Citizens United two years later
By Joy Arnold
Two years ago, I wrote an article for NoC about the then-new decision from the Supreme Court, Citizens United vs. Federal Election Commission, which removed all spending restraints on corporations regarding campaign finance. At that time, NoC readers knew what I was writing about, but if I went much deeper into the population, I got glazed-over stares.
Citizens United was far from the beginning of corporate dominance of our politics and government. The irony is, though it hasn’t always been this way, this has been going on for a long time. Piece by piece, right by right, corporations, with their limitless wealth, have hammered at the courts in order to accumulate every right they need to gain carte blanche–regardless of the cost to the environment or the price in human health and well being.
The case woke us to the fact that the so-called “precedent” on which the courts have been building a person of a corporation was in itself a fiction. The “precedent” was found in a headnote of an 1886 case–a headnote that was the work of the clerk of the Court, a former railroad executive.
The 2010 Citizens United decision further relaxed campaign finance law, allowing corporations and wealthy individuals to pour millions of dollars into the campaign coffers of political candidates. Consequently, out of fear that the dollars will go to the opposition, incumbent political leaders vote on issues not for the public good, but for the good of those who paid for their campaigns. Then, Congress members allow industry representatives to write regulations that protect corporate interests, not our air, water, and safety.
Yet we hear corporations crying: “There are too many regulations!”
Who saw it?
In the two years since the Citizens United decision, a grass roots awakening has begun. As the Occupy Movement sprung up, a broader spectrum of people also came to realize that, indeed, corporations are not people and to ascribe to them rights intended for natural persons is a fraud of the most disastrous kind. As we peel away the layers of the contrivance that corporate entities should be granted legal personhood, we’re seeing that most of us have paid no attention to the historic thread of corporate takeover of our government.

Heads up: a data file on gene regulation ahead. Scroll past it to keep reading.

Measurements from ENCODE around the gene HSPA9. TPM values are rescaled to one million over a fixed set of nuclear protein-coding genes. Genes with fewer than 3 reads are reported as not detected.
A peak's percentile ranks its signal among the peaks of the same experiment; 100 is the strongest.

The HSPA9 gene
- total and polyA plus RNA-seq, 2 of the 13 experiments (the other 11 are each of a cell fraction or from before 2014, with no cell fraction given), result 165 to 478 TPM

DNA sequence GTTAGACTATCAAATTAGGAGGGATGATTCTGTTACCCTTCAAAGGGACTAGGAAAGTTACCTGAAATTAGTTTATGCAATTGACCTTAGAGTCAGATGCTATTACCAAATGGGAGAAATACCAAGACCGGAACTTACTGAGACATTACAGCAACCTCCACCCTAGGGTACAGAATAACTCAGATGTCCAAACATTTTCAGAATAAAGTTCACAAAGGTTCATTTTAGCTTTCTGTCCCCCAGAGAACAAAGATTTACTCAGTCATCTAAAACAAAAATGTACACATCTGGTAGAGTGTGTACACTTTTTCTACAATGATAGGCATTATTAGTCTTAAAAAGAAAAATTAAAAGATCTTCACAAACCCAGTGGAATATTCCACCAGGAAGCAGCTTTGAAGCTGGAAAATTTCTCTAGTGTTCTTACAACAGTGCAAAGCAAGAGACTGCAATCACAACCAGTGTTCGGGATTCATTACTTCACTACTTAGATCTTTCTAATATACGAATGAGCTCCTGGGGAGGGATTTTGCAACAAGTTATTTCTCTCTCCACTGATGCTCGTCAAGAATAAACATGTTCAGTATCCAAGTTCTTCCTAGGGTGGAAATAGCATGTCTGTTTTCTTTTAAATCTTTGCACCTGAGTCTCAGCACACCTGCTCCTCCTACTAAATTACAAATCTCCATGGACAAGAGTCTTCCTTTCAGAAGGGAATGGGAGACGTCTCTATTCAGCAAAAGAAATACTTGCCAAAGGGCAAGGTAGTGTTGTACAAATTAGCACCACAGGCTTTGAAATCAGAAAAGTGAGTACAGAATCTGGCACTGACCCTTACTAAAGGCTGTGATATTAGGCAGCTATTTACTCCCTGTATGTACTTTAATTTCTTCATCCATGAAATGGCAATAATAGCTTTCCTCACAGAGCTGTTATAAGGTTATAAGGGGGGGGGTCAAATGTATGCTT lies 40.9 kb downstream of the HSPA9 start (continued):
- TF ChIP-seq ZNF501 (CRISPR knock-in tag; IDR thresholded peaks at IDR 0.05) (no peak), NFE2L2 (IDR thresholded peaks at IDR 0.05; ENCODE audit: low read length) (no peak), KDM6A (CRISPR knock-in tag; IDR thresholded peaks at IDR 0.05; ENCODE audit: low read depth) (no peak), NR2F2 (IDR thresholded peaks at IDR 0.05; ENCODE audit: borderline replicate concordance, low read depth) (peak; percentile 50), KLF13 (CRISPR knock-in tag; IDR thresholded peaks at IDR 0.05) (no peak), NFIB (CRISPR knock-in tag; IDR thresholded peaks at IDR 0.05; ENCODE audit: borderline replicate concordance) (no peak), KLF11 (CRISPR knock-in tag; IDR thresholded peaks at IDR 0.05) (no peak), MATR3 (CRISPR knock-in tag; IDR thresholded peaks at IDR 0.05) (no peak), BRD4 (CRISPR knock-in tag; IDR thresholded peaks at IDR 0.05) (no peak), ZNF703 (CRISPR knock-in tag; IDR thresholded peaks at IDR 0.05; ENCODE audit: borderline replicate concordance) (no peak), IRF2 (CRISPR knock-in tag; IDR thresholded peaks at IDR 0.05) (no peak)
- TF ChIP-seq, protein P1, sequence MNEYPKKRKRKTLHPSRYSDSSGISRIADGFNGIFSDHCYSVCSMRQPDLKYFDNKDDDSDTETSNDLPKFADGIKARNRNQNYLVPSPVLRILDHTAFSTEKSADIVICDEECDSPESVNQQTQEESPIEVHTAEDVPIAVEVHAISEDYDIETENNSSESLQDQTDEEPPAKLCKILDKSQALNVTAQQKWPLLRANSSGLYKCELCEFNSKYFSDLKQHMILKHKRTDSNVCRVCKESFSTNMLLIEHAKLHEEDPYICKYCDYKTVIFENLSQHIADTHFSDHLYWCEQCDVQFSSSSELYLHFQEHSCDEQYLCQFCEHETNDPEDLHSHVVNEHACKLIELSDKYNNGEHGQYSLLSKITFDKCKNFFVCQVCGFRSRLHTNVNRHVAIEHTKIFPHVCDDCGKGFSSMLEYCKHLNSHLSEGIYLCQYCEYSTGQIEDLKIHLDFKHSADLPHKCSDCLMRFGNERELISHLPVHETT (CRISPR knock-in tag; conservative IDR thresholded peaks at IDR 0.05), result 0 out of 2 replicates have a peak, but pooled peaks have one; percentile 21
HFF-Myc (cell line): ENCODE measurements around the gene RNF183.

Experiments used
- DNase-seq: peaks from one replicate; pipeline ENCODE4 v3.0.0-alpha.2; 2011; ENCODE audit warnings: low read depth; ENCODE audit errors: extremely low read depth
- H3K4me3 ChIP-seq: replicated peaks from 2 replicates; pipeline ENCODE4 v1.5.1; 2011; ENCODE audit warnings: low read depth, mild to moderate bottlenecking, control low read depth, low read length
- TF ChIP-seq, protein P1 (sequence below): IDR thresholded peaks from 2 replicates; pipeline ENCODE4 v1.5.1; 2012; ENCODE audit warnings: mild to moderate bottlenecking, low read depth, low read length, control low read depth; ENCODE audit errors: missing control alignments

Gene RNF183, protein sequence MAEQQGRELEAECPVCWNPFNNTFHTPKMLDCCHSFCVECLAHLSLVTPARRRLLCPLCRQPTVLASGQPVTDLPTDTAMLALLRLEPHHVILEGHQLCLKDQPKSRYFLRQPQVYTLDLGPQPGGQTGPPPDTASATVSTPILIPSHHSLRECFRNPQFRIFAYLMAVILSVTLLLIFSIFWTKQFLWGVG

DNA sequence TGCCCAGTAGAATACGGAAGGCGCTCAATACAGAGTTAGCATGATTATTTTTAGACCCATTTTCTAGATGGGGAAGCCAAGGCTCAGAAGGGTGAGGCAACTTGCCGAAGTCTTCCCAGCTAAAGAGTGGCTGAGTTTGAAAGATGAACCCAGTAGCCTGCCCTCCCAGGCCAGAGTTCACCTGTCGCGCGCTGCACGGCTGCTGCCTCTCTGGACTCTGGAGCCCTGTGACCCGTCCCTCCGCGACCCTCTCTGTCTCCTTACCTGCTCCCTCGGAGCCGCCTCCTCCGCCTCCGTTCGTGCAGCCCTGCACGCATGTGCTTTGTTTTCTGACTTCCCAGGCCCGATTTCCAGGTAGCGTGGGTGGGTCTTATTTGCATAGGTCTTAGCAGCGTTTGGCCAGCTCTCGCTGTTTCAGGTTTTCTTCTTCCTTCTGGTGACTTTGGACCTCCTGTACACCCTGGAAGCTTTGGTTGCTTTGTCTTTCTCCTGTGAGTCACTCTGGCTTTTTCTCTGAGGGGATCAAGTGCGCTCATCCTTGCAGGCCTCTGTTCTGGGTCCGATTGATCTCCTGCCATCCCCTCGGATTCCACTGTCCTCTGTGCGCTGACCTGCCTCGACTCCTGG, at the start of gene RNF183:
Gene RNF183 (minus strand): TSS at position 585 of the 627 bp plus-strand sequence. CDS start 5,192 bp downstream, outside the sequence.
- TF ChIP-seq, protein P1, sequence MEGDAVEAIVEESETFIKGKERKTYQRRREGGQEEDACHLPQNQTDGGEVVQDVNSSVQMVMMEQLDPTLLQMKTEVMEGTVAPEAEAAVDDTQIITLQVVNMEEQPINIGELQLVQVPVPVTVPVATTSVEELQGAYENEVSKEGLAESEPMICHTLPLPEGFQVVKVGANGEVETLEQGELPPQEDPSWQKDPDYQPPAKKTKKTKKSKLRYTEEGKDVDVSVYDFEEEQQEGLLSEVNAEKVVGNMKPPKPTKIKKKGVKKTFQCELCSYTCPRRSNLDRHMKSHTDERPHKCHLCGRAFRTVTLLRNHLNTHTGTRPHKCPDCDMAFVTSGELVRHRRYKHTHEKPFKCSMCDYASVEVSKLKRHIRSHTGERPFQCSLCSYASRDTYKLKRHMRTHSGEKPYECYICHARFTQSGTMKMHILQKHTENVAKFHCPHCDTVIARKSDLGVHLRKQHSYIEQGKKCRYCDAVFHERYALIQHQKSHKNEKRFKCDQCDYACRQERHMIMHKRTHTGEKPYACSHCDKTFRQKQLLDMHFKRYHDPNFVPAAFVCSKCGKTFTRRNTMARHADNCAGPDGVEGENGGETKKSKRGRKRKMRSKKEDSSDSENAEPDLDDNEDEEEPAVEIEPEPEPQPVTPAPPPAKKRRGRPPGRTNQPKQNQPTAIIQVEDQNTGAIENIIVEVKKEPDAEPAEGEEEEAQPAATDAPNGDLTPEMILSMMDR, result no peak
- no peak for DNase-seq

Not everyone was blind to this, though. Long before the 2010 decision, activists, corporate critics, and political analysts like Thom Hartmann, Ted Nace, David Korten, and Naomi Klein have been writing about the disintegration of democracy at the hands of corporate structures. But most of us–even undergraduate history majors—are now realizing that there was a conspicuous absence in our education: the history of the corporation.
History is peppered with warnings about the need to control corporations. The oldest quote I’ve found is from Sir Edward Coke (1549-1634): “They (corporations) cannot commit treason, nor be outlawed nor excommunicated, for they have no souls.”
If we missed Coke, surely as enamored as we are of our founders, we should have paid heed to Thomas Jefferson’s warning in 1816: “I hope we shall crush in its birth the aristocracy of our moneyed corporations which dare already to challenge our government to a trial of strength and bid defiance to the laws of our country.”
James Madison, a supporter of free commerce, in 1817 drew the line when he wrote: “There is an evil which ought to be guarded against in the indefinite accumulation of property from the capacity of holding it in perpetuity by . . . corporations. The power of all corporations ought to be limited in this respect. The growing wealth acquired by them never fails to be a source of abuses.”
I was really surprised to come across this passionate declaration from President Grover Cleveland (1885-1889): “As we view the achievements of aggregated capital, we discover the existence of trusts, combinations, and monopolies, while the citizen is struggling far in the rear or is trampled to death beneath an iron heel. Corporations, which should be the carefully restrained creatures of the law and the servants of the people, are fast becoming the people’s masters.”
In his 1912 address to the Ohio Constitutional Convention, William Jennings Bryan put it plainly when he said: “A corporation has no rights except those given it by law. It can exercise no power except that conferred upon it by the people through legislation, and the people should be as free to withhold as to give, public interest and not private advantage being the end in view.”